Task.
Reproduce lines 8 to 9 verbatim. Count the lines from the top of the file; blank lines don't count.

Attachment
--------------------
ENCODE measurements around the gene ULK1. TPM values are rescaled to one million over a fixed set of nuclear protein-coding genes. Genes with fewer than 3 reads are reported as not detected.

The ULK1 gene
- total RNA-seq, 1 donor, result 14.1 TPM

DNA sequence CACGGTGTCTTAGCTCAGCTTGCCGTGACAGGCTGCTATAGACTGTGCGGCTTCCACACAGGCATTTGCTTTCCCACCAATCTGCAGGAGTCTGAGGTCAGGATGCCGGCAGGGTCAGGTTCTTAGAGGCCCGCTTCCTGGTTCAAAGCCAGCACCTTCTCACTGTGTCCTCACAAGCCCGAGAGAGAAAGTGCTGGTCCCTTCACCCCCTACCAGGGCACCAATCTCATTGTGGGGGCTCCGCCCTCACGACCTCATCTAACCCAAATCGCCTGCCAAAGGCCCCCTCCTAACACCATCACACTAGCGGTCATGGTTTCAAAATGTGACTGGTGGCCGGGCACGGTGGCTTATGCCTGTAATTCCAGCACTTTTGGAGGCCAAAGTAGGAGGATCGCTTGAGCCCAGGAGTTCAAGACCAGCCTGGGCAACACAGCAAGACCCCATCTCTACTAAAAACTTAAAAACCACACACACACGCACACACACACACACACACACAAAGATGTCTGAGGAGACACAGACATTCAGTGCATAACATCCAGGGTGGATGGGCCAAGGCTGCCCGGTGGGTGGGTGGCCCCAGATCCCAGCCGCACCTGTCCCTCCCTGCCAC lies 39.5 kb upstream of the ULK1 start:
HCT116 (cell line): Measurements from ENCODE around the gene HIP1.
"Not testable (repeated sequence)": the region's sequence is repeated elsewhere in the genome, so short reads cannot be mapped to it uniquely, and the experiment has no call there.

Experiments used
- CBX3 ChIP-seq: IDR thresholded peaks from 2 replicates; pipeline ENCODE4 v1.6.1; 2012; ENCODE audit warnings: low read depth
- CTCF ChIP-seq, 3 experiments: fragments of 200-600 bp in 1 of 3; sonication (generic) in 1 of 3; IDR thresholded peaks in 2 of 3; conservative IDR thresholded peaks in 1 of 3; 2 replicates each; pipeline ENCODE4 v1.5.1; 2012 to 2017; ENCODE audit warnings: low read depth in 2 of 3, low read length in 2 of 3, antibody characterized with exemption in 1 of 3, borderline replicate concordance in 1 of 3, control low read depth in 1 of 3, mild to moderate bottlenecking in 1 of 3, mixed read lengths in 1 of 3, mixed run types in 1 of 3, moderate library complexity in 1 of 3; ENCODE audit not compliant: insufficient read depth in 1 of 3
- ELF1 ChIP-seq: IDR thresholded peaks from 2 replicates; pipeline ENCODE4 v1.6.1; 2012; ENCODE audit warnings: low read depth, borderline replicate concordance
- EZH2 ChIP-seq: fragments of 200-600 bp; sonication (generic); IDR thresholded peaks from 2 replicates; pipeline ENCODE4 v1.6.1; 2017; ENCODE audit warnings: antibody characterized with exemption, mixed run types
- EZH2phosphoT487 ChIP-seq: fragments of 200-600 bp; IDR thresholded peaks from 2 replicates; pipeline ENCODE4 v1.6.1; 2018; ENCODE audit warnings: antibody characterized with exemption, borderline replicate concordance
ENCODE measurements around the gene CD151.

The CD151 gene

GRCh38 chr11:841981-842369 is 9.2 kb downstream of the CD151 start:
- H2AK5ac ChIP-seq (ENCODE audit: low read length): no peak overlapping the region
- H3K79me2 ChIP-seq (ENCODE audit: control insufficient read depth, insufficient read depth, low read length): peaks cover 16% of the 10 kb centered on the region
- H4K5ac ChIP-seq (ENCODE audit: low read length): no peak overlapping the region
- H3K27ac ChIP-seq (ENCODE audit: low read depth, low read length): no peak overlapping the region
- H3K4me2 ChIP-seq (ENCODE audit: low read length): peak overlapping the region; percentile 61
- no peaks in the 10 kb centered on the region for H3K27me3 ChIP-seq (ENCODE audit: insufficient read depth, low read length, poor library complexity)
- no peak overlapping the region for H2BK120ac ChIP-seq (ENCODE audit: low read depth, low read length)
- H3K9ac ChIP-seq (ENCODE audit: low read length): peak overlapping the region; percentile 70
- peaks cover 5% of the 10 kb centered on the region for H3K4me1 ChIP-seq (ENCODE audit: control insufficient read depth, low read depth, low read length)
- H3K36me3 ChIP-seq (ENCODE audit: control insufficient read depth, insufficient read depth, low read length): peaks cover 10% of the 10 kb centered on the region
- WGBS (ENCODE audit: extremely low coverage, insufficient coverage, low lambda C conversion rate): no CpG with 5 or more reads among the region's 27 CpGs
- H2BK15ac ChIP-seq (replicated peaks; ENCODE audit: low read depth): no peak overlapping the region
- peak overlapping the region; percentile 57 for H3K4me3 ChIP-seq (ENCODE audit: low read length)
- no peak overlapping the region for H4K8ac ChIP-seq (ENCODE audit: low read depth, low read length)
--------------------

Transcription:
- CBX3 ChIP-seq: IDR thresholded peaks from 2 replicates; pipeline ENCODE4 v1.6.1; 2012; ENCODE audit warnings: low read depth
- CTCF ChIP-seq, 3 experiments: fragments of 200-600 bp in 1 of 3; sonication (generic) in 1 of 3; IDR thresholded peaks in 2 of 3; conservative IDR thresholded peaks in 1 of 3; 2 replicates each; pipeline ENCODE4 v1.5.1; 2012 to 2017; ENCODE audit warnings: low read depth in 2 of 3, low read length in 2 of 3, antibody characterized with exemption in 1 of 3, borderline replicate concordance in 1 of 3, control low read depth in 1 of 3, mild to moderate bottlenecking in 1 of 3, mixed read lengths in 1 of 3, mixed run types in 1 of 3, moderate library complexity in 1 of 3; ENCODE audit not compliant: insufficient read depth in 1 of 3